The definition of a nation is distinct from that of a country because it assumes that there is a cultural and historical bond between the people inhabiting a delineated territory. Not only must the citizens of a nation be bound together in terms of government and territory, but they must be united as one because of their cultural links. Nigeria can clearly be defined as a country, however the fragmentation of its culture, especially in recent history, calls its status as a nation into question.
The Federal Republic of Nigeria is located in Western Africa, bordering Benin, Chad, Cameroon and Niger. Its capital city is called Abuja; although its historic capital is Benin City, once called Edo during the years of the Kingdom of Benin. The country is located on the Atlantic Ocean and has benefited from this placement in terms of international trade; currently Nigeria boasts the highest population in all of Africa at more than 140 million people, and it has been hailed by economists as being one of the fastest growing economies in the world (Foreign and Commonwealth Office 2007). In the near future it stands to reason that Nigeria will stand out from other African countries as one of the most successful in terms of trade and finance.
Niger Nigeria is comprised of 36 individual states, plus the Federal Capital Territory (FCT) which houses Abuja. See Figure 1 for a map and names of all Nigerian states. The FCT was created from former Niger, Nasarawa and Koji territories, and is located in the centre of the country (Falola 1999, pp.1-5). The environment is varied and encompasses savannah, rainforest and deserts; the country is home to what is believed to be the largest and most diverse selection of butterflies in the world, and the native Drill Monkey is only found wild in Nigeria and Cameroon. The Delta region of the country is used for oil drilling, an industry that is of particular importance to the Nigerian economy. The official language of Nigeria is English, however traditional languages like Yoruba, Hausa and Igbo are publicly recognised and regularly used by many citizens.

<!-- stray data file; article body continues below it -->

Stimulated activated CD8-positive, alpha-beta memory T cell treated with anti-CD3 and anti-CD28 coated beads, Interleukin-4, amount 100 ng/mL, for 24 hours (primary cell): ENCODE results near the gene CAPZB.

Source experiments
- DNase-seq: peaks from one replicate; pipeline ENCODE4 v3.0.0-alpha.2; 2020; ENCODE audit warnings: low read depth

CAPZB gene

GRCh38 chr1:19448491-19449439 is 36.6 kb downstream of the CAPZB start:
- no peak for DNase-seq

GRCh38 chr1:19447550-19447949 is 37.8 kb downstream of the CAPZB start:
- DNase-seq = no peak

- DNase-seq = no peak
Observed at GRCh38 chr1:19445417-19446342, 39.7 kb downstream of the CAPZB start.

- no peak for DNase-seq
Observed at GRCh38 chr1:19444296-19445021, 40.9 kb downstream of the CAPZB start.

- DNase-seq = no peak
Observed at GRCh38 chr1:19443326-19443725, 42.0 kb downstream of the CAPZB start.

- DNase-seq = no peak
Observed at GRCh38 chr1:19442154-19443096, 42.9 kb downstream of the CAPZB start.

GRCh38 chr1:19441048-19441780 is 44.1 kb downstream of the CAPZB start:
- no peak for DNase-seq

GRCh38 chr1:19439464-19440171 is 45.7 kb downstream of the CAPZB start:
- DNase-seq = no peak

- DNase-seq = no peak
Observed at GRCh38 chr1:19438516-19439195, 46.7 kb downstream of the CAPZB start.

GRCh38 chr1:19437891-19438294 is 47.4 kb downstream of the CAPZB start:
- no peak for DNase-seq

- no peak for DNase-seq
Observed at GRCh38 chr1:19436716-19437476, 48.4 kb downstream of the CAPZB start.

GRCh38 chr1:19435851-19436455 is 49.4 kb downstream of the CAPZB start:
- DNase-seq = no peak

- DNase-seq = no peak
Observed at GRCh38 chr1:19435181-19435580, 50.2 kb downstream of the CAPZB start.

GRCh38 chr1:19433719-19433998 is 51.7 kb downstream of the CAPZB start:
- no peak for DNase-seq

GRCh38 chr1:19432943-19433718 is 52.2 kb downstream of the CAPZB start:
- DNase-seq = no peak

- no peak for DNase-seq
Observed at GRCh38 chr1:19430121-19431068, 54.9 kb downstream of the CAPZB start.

Nigeria is located in an ancient part of the world as far as human history is concerned, and archaeological evidence suggests that the area has been inhabited by people since at least 9000 BC. From its early cultural beginnings, the area that now encompasses Nigeria developed one of the most influential and powerful empires in Africa and the world: the Kingdom of Benin. From the 15th to the 19th century, the land which is now the Federal Republic of Nigeria as well as surrounding countries was all incorporated into the Kingdom of Benin, a vast kingdom that held influence over a large part of the African continent and whose cultural traditions still echo in that part of the world today. It was under the rule of the Kingdom of Benin that the modern Nigerian state evolved into one of the most economically viable African countries during the 16th and 17th centuries; this was due largely to the European slave trade and the fact that the Kingdom of Benin was both forceful and powerful in its dealings with neighbouring nations.
As European countries